This immediately makes them super-flexible, but also turns their ‘depth’ into a yawning chasm. Do you use the skill to buff your allies? Do you use the skill instead to affect your enemies? If you do one, it may be on cooldown when you want to use it for the other. Maybe you’re awesome and can pick out the most optimal timing to do -both- with one skill shot.

One skill. So many possibilities. No right answer as to precisely when that optimal timing might be. Just you, your read on the situation, and your decision. (Let’s see a skill rotation macro do that for you…)

Hell, the example skill given, Tides of Time, just blew my mind on reading the paragraph.

It produces a wall, that moves, and absorbs projectiles.

(We already have many situations where we want a projectile reflect or absorb to protect us from damage.)

Its shape is not ye olde usual rectangle, line, circle or cone… but instead it’s going to boomerang, from its caster and back again.

And the caster can move while casting this.

Immediately, one can see that a number of varied shapes can be created from this.

If the caster stands still, you’re going to get a rectangle, more or less, in which the skill will cross over twice.

If the caster moves to the side, you’re going to get a more or less triangular wedge or V shape, where you might have an area where the skill will overlap twice, or a larger area where the skill will only touch on once.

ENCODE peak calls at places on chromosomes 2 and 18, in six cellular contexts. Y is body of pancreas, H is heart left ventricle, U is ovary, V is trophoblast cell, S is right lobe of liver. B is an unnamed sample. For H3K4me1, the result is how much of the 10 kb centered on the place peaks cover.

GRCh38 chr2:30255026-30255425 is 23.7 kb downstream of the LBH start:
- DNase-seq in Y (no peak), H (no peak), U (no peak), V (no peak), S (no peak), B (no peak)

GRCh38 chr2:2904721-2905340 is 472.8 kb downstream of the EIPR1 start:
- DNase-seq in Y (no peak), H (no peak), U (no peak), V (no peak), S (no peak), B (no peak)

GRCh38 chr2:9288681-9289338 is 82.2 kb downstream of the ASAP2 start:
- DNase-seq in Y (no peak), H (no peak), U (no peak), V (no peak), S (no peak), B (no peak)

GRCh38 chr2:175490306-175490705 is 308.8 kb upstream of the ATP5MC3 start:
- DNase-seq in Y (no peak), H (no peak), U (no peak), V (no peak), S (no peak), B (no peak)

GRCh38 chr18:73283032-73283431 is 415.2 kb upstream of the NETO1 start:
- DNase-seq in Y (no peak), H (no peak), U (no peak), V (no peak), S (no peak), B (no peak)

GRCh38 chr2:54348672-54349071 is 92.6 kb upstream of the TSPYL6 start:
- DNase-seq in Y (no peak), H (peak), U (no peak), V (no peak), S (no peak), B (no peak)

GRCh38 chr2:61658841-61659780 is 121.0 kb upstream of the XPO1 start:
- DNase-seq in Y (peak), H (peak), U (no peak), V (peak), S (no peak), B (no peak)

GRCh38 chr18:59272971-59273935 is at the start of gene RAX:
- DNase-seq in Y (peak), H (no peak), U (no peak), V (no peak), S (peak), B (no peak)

If the caster goes and does something even more mind-blowing like blink or teleport elsewhere while this skill is ricocheting around (and we know mesmers can do that), they might be able to create something like a doubled in size rectangular area where the skill crosses over once, or some variant of the V shape mentioned above.

Oh, did we mention that the skill -also- buffs any allies which are touched by the moving wall with quickness? Everybody loves quickness already with time warp. Now the chronomancer can choose to bestow it on allies that aren’t clustered in the circular area that time warp forces you to collapse into.

Time warp, being an AoE, can only affect 5 players with quickness. It’s still left to be seen, but given existing examples of wall skills like the necromancer’s spectral wall or the mesmer’s wall-based stealth invis – where players essentially cross over and leave the effectively-hits-only-5 area, thus allowing other players to affected… it is possible that one might be able to gift quickness to more than 5 players at one time. (Mind blown yet?)

Oh, oh… but ALSO, the very same skill will affect any enemies that touch the wall with a -stun-.

You know, that oh-so-favorite weapon of any initial WvW engagement where commanders beg elementalists for their static fields, stunning any idiot who runs into the big obvious electrical circle?